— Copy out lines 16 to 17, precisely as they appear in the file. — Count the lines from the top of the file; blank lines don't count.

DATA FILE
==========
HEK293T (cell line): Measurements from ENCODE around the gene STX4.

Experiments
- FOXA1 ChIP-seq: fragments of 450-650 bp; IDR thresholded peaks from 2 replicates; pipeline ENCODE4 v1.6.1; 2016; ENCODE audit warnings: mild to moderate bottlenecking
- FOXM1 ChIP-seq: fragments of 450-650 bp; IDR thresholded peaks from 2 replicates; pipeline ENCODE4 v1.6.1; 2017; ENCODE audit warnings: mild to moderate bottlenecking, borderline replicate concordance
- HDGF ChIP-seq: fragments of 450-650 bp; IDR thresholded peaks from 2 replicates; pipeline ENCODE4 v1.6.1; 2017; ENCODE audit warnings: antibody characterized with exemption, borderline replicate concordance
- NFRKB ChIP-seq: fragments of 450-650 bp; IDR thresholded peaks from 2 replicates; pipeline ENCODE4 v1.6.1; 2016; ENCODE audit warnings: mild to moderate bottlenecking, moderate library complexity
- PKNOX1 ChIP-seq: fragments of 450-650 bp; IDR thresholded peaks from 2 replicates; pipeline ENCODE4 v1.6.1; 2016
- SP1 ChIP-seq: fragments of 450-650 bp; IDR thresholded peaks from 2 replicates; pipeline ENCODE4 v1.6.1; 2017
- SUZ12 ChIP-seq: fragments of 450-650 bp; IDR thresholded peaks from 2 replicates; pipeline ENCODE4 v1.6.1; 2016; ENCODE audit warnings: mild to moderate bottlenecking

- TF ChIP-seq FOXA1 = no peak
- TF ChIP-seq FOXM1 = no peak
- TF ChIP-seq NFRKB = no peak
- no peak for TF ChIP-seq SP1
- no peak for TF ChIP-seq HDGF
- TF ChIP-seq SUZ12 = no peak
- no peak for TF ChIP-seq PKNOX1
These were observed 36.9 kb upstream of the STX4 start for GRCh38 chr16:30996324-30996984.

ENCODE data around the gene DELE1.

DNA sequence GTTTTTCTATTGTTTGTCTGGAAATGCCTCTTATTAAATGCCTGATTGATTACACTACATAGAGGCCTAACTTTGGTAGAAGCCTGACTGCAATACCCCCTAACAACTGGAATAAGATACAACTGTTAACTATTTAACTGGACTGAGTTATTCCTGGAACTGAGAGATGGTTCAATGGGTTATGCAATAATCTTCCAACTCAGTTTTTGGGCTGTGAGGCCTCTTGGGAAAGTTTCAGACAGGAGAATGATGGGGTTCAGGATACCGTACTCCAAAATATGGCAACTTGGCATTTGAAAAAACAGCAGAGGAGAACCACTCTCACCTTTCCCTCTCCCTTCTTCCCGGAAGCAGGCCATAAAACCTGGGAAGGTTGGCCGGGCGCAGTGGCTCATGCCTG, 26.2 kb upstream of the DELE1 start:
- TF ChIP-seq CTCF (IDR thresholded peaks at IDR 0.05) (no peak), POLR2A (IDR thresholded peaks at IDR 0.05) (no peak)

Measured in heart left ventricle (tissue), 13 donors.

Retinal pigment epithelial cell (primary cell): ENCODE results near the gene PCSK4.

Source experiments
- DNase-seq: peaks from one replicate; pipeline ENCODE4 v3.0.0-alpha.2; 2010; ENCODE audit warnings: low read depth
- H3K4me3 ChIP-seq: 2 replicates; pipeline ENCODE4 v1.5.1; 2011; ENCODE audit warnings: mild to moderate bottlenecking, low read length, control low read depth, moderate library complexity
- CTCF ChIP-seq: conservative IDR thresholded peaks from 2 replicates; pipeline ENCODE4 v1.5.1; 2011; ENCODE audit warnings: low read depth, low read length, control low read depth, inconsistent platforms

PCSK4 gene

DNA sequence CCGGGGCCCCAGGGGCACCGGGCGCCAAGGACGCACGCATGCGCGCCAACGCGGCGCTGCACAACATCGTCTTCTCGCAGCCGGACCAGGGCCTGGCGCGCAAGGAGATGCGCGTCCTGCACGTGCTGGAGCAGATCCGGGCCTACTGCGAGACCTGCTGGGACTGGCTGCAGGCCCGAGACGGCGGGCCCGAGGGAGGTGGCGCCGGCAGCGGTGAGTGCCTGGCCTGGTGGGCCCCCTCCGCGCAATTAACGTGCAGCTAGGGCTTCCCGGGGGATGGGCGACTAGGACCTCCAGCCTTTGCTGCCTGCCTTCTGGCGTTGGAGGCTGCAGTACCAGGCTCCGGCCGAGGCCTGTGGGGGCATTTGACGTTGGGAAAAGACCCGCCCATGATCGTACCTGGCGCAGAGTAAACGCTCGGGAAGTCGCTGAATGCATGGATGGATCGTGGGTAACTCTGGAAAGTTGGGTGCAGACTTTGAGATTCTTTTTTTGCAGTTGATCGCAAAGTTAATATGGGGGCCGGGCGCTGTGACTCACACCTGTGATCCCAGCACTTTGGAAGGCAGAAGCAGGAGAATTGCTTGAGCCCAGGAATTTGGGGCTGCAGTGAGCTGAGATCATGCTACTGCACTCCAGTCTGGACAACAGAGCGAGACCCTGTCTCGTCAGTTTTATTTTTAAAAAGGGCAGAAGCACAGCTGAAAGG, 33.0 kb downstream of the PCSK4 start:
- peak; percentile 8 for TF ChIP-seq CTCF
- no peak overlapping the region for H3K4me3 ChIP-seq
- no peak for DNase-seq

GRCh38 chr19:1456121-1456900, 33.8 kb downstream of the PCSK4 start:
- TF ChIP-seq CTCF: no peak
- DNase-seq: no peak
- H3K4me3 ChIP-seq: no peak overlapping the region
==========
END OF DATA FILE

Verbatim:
- no peak for TF ChIP-seq PKNOX1
These were observed 36.9 kb upstream of the STX4 start for GRCh38 chr16:30996324-30996984.